As the torture of Iraqis in Abu Ghraib prison was being exposed, the Bush administration launched a public relations campaign to cast itself in the same light as those who liberated Europe from tyranny during World War II.
President George W. Bush, who refers to himself as a “war president” and keeps a bust of Winston Churchill in the Oval Office, kicked off this theme-building project June 2 in his speech to the Air Force Academy: “Like the Second World War, our present conflict began with a ruthless, surprise attack on the United States. This is the greatest challenge of our time, the storm in which we fly.”
Colin Powell echoed the theme, telling France 3 Television: “I think we can compare the fight against the Nazis and the fight against communism with the fight that we are now all engaged in against terrorism. And Iraq is a part of that battlefield.” Condoleezza Rice claimed that Bush will go down in history on par with “people like Roosevelt, people like Churchill and people like Truman,” noting that like those leaders, the current president is “an agent of change for the better.”
The parallels drawn by the Bush administration to the Allied leadership during World War II is intended to bolster a floundering international image of the United States, an image considerably damaged by policies ranging from the withdrawal from the Kyoto protocol to the renunciation of the International Criminal Court to the Iraq war and the torture at Abu Ghraib. By comparing the “fight against terrorism” to the “fight against the Nazis,” the administration asserts that it is the moral heir of those who fought fascism. But even as the administration draws parallels to World War II, it is undermining the framework of international law in place since that war to prevent a repeat of Nazi-style crimes. By fashioning legal arguments that torture is permissible under certain conditions the administration is negating a half-century of international efforts geared to eliminate the practice.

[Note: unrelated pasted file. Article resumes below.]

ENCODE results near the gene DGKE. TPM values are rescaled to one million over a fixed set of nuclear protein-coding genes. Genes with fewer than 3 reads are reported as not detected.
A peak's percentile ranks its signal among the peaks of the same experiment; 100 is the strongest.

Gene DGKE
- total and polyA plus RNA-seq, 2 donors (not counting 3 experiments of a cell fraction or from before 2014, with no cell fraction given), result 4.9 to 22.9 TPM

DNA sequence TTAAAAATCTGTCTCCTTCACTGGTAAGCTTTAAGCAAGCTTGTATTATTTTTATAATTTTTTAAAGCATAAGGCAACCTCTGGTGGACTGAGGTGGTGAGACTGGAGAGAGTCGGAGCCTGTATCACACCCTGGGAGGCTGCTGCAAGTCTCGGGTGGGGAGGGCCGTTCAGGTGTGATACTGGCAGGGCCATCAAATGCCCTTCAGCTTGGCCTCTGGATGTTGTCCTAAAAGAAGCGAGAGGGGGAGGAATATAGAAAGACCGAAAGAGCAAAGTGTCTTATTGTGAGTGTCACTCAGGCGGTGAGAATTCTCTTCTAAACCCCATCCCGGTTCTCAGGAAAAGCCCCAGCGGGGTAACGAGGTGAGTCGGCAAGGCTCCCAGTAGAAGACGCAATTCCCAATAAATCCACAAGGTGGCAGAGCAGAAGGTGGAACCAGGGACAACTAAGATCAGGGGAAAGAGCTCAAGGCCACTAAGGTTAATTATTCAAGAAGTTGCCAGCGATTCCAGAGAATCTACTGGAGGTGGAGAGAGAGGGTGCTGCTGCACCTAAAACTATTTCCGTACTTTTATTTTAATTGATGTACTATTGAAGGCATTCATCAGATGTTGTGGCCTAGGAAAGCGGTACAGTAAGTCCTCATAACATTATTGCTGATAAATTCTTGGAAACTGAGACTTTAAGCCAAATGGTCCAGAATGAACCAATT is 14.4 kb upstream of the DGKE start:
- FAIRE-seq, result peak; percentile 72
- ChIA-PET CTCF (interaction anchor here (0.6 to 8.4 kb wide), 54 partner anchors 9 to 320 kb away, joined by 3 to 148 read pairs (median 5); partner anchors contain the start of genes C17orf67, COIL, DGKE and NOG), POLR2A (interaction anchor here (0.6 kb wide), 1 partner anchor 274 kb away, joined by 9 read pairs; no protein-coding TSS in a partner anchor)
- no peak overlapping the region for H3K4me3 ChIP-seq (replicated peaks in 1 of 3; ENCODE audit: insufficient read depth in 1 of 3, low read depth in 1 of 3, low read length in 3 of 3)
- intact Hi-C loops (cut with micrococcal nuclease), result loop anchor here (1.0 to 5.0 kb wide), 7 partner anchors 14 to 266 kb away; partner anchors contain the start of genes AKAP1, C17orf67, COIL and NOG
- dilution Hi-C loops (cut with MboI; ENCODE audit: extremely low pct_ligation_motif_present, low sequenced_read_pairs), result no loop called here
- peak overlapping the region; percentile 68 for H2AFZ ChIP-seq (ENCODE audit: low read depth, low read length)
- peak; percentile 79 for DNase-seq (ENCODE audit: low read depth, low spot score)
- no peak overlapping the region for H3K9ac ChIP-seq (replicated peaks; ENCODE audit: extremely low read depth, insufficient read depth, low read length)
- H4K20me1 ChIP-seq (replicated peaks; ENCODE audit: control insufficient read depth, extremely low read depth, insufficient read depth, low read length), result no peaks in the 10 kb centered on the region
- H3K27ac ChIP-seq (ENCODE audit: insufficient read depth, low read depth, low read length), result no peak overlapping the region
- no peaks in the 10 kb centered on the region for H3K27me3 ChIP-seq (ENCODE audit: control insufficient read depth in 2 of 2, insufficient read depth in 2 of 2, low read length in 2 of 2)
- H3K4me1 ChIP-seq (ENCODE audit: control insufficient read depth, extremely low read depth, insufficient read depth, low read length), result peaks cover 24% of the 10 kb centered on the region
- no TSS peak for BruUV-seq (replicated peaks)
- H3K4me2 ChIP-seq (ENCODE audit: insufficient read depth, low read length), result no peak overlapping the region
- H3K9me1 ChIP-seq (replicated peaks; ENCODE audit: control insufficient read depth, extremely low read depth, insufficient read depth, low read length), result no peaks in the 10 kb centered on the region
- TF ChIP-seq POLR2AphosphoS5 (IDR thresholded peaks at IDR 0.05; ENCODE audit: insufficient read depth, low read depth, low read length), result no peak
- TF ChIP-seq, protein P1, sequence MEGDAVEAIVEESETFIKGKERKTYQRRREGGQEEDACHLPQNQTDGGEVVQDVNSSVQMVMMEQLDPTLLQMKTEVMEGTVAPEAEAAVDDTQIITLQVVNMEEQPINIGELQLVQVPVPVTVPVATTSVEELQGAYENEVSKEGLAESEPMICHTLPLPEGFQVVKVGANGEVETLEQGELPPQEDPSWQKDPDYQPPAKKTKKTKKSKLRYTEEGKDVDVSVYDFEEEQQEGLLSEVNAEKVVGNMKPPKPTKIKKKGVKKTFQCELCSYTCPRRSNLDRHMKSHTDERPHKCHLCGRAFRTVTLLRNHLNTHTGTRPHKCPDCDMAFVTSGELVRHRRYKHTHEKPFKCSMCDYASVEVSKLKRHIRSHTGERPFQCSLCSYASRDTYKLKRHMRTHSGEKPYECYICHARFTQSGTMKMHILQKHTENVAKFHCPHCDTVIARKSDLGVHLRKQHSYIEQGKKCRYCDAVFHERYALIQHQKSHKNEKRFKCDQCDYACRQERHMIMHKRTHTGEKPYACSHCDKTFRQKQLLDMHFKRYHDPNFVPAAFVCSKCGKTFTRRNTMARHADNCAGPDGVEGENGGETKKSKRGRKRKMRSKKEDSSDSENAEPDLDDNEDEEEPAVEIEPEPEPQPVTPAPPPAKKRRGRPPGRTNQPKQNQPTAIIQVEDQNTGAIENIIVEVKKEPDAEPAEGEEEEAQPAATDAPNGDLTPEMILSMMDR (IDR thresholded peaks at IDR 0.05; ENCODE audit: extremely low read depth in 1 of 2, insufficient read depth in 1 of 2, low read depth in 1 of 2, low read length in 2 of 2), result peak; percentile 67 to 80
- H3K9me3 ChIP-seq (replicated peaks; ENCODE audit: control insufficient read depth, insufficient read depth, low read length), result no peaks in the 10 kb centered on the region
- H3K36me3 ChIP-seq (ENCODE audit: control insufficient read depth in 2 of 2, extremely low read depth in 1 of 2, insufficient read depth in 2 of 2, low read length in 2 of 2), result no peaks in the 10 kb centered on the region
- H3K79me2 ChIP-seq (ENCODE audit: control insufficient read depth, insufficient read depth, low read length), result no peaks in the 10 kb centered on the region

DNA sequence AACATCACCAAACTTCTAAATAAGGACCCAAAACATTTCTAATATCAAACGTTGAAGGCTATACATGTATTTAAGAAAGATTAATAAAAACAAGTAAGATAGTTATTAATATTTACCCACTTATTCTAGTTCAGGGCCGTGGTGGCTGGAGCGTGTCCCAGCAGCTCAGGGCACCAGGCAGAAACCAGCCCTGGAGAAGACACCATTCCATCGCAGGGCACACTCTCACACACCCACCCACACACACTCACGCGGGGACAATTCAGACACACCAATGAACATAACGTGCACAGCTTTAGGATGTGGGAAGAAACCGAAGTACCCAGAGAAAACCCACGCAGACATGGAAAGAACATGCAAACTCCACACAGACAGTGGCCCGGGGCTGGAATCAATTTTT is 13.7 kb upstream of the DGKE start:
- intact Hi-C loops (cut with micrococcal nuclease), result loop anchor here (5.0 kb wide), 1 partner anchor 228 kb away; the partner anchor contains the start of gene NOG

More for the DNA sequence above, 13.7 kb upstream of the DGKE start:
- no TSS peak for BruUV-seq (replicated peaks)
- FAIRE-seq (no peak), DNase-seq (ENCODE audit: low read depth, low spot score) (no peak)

Since the Enlightenment, torture had been considered a thing of the past in Europe, until the Nazis rose to power in Germany and legislated the permissibility of “third-degree” interrogation. Nazis used torture extensively in the nations Germany invaded and occupied in order to obtain information about resistance activities.
During the Nuremberg trials, some Nazis defended themselves by claiming they were following orders. The Tribunal, however, rejected this defense and asserted, “The fact that a person acted pursuant to order of his government or of a superior does not relieve him from responsibility under international law, provided a moral choice was in fact possible to him.”
Although the superior orders defense long ago was discredited in international law, the Bush administration resurrected it as a legal out for U.S. soldiers who might be charged with war crimes. A March 2003 White House memorandum offered legal arguments “that could render specific conduct, otherwise criminal, not unlawful.” In justifying torture, the administration dusted off the “superior orders” defense, namely that potential offenders would be acting pursuant to orders in which no moral choice was available.
More broadly, the memo asserted that George Bush has an “inherent” right to ignore domestic and international prohibitions against torture, and that those prohibitions do not apply to his prosecution of the “war on terror.” The administration also sought to redefine what constitutes torture and ill treatment, concepts already exhaustively detailed in numerous laws and conventions. The administration argues, for instance, that torture is not torture if the brutality doesn’t cause “serious physical injury, such as organ failure, impairment of bodily function or even death,” or in the case of psychological abuse, if it doesn’t last “months or even years.”
After World War II, torture was perceived as an aberration that must not be allowed to recur. In the official commentary on the text of the Geneva Conventions, the International Committee of the Red Cross wrote in 1949 that the conventions were intended to prevent “acts which world public opinion finds particularly revolting — acts which were committed frequently in the Second World War.”
Now, the Bush administration argues that the Geneva Conventions do not apply to the war on terror. Bush even signed an order in February 2002 that stated, “I have the authority under the Constitution to suspend Geneva.” In interrogation practices from Afghanistan to Guantanamo Bay to Iraq, the United States has disregarded not only the Geneva Conventions but the U.N. Convention Against Torture and the Covenant on Civil and Political Rights, all of which were created in response to World War II and have as their purpose preventing another Nazi-style descent into barbarity.
As the Bush administration attempts to portray war in Iraq as a sequel to World War II at the same time it shreds the international treaties that sought to prevent a repeat of that conflagration, we must ask: What role exactly is Bush playing?